|Meiofauna associated with seagrasses at natural CO2 seeps in the Mediterranean Sea|
Bodnar, W. (2013). Meiofauna associated with seagrasses at natural CO2 seeps in the Mediterranean Sea. MSc Thesis. Universiteit Antwerpen/Universiteit Gent/VUB: Antwerpen, Gent, Brussel. 16, 52 pp.
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VLIZ: Non-open access 272258
|Document type: Dissertation|
Copepoda [WoRMS]; Nematoda [WoRMS]; Posidonia oceanica (Linnaeus) Delile, 1813 [WoRMS]; Marine
climate change, carbon capture and storage, CO2 leakage, natural CO2 seeps, Posidonia oceanica, meiofauna, nematodes, copepods, colonisation experiment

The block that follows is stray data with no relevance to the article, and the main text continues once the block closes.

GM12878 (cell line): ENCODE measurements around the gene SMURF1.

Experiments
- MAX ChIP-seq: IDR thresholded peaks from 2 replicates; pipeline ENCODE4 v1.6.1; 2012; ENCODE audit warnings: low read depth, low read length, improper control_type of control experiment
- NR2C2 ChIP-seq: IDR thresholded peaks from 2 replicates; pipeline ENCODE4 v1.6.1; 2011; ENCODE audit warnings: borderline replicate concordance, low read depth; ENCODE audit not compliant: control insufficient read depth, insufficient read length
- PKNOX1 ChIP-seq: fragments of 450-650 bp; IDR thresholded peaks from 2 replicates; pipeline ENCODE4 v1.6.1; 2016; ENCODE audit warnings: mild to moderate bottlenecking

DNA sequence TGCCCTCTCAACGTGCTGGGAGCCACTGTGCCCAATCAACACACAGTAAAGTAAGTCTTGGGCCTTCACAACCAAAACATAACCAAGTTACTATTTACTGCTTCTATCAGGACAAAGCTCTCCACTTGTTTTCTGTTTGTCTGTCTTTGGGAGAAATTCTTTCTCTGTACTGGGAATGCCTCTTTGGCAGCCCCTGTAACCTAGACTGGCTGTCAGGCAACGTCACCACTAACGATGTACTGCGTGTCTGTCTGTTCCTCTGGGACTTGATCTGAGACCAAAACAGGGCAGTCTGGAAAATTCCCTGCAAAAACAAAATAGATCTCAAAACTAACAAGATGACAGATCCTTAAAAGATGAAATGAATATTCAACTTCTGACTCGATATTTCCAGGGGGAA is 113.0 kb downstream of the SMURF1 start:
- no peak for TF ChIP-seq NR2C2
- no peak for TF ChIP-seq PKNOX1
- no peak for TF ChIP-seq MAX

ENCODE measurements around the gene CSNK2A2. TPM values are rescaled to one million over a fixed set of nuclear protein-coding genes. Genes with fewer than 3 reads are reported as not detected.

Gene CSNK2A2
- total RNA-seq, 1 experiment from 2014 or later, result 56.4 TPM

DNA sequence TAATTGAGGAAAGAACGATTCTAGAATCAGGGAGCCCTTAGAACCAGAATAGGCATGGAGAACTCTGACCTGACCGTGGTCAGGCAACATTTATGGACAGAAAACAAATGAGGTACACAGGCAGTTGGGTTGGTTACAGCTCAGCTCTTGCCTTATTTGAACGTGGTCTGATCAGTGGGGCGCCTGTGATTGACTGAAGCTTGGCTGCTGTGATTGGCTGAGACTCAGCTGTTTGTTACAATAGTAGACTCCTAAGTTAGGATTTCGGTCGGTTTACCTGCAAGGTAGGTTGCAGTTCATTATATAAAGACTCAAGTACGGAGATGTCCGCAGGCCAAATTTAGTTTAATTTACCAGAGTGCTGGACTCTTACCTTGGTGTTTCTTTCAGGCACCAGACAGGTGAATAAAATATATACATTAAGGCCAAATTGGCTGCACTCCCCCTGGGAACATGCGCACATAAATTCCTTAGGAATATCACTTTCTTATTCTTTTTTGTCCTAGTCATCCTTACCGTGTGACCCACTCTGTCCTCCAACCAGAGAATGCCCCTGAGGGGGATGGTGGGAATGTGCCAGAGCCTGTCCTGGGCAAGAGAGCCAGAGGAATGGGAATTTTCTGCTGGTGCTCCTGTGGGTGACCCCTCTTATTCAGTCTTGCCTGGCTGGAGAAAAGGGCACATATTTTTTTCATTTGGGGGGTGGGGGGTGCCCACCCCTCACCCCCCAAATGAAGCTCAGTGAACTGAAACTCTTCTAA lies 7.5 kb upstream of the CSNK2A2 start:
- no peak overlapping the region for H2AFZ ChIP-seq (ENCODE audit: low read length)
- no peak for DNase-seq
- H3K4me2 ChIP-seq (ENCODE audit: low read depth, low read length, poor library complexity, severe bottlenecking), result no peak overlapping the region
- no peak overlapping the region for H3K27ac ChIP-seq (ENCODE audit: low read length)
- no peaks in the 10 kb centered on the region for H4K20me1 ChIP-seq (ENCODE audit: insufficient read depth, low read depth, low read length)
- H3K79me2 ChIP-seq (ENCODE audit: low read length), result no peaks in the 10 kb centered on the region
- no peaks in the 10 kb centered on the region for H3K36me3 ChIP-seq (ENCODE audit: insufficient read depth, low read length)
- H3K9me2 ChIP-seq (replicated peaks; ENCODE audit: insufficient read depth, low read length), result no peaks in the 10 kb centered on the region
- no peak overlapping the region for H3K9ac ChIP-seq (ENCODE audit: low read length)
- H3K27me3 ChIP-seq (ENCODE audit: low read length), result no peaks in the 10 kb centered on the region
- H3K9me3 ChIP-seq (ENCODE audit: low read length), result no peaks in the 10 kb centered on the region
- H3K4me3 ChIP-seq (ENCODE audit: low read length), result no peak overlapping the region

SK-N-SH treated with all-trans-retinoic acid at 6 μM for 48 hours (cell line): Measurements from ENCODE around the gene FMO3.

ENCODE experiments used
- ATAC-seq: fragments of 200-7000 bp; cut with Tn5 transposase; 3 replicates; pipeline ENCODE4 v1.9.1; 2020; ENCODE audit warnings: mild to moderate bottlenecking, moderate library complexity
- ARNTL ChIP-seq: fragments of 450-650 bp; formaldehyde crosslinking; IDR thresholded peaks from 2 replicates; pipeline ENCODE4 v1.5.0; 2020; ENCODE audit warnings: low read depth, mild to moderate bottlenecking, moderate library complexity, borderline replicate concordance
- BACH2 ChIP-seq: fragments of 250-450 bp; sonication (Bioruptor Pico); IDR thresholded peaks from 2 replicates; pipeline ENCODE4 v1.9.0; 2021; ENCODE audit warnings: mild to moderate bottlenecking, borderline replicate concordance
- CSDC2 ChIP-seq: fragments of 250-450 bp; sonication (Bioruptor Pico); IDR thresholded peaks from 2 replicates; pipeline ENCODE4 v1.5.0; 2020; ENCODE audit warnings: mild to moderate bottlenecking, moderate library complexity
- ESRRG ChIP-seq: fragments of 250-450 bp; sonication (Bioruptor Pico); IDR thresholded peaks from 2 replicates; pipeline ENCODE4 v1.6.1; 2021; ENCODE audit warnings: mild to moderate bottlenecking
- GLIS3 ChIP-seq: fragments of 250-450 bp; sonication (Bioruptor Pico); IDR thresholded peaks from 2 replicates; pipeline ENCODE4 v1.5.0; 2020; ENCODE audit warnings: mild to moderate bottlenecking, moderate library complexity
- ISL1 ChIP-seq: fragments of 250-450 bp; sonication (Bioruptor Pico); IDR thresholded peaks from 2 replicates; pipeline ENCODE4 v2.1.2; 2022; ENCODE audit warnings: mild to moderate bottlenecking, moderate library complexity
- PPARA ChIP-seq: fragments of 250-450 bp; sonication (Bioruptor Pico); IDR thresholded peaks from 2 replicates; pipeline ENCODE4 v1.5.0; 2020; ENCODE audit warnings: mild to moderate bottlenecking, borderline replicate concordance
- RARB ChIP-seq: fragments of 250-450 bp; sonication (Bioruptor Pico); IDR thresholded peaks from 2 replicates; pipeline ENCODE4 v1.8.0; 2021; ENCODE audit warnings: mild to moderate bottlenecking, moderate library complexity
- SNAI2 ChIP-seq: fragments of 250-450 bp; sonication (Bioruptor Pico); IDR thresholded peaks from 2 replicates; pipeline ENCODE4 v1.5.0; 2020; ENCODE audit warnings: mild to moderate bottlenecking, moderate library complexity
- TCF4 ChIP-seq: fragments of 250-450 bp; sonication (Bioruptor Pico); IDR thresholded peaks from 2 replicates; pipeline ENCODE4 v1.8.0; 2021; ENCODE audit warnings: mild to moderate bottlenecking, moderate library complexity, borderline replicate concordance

Due to the elevated carbon-dioxide (CO2) level in the atmosphere, safe and effective carbon capture and storage methods are gaining more interest. The risks associated with storage and potential leakages for the marine environment are, however, largely unknown. CO2 release from sub-seabed reservoirs will have the greatest impact on the marine organisms living in or near the sea bottom. Areas where CO2 of volcanic origin is leaking from the seabed since centuries provide natural laboratories to study the long-term effects of high CO2 concentrations and subsequent seawater acidification. This study focused on the effects these environmental conditions have on meiofauna, and more particular on the community composition and diversity of the most two abundant taxa, i.e. nematodes and copepods. Samples were collected at natural CO2 seeps in Posidonia oceanica seagrass meadows near Panarea Island. In conjunction, a colonisation experiment with seagrass mimics was also carried out to look into the short-term effects of CO2 leakage. Our observations indicated no significant differences in meiofauna densities between CO2 impacted and non-impacted sites either on natural seagrass leaves, shoots or seagrass mimics. The only difference in meiofauna diversity was observed on natural seagrass shoots. On natural leaves, a shift in dominant harpacticoid species was found, however, community structure did not significantly differ. On the natural seagrass shoots, on the other hand, nematode communities showed a significant change in community structure and species dominance. The short-term colonisation experiment on seagrass mimics showed changes in the harpacticoid community structure at the seepage site; while the nematode community structure, showed no difference, only a change in species dominance was observed. In general, a rather remarkable lack of strong meiofaunal response to the reduced pH may be depended on indirect consequences of CO2 leakage, such as increased seagrass productivity, seasonal organic matter input and reduced macrofaunal predation, in addition to the species specific reactions to environmental disturbance. Since similar research has not been carried out in the shallow-water environment before, further studies are suggested to gain better knowledge of the adaption of meiofauna to the low pH/high CO2 world.